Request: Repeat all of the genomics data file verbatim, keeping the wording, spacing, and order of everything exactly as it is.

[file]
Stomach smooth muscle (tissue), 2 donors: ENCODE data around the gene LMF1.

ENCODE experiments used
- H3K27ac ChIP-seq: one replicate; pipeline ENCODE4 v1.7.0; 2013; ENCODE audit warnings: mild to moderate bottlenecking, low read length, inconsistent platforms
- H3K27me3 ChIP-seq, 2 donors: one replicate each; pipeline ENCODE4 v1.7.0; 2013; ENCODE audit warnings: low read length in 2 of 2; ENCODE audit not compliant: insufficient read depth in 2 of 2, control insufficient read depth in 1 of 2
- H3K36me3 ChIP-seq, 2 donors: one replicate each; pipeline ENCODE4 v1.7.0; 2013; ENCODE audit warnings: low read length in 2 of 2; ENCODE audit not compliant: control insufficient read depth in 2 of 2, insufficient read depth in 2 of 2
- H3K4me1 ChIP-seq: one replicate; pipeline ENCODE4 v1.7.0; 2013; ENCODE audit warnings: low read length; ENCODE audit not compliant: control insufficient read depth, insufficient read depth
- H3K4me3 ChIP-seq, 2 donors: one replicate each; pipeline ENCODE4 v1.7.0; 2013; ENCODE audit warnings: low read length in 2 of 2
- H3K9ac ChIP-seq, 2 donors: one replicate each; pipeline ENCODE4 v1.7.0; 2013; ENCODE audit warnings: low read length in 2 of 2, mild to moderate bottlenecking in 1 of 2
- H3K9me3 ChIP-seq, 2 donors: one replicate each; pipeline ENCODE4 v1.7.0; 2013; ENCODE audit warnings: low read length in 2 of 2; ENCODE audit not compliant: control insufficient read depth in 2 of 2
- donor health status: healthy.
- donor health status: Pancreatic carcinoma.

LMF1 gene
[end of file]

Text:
Stomach smooth muscle (tissue), 2 donors: ENCODE data around the gene LMF1.

ENCODE experiments used
- H3K27ac ChIP-seq: one replicate; pipeline ENCODE4 v1.7.0; 2013; ENCODE audit warnings: mild to moderate bottlenecking, low read length, inconsistent platforms
- H3K27me3 ChIP-seq, 2 donors: one replicate each; pipeline ENCODE4 v1.7.0; 2013; ENCODE audit warnings: low read length in 2 of 2; ENCODE audit not compliant: insufficient read depth in 2 of 2, control insufficient read depth in 1 of 2
- H3K36me3 ChIP-seq, 2 donors: one replicate each; pipeline ENCODE4 v1.7.0; 2013; ENCODE audit warnings: low read length in 2 of 2; ENCODE audit not compliant: control insufficient read depth in 2 of 2, insufficient read depth in 2 of 2
- H3K4me1 ChIP-seq: one replicate; pipeline ENCODE4 v1.7.0; 2013; ENCODE audit warnings: low read length; ENCODE audit not compliant: control insufficient read depth, insufficient read depth
- H3K4me3 ChIP-seq, 2 donors: one replicate each; pipeline ENCODE4 v1.7.0; 2013; ENCODE audit warnings: low read length in 2 of 2
- H3K9ac ChIP-seq, 2 donors: one replicate each; pipeline ENCODE4 v1.7.0; 2013; ENCODE audit warnings: low read length in 2 of 2, mild to moderate bottlenecking in 1 of 2
- H3K9me3 ChIP-seq, 2 donors: one replicate each; pipeline ENCODE4 v1.7.0; 2013; ENCODE audit warnings: low read length in 2 of 2; ENCODE audit not compliant: control insufficient read depth in 2 of 2
- donor health status: healthy.
- donor health status: Pancreatic carcinoma.

LMF1 gene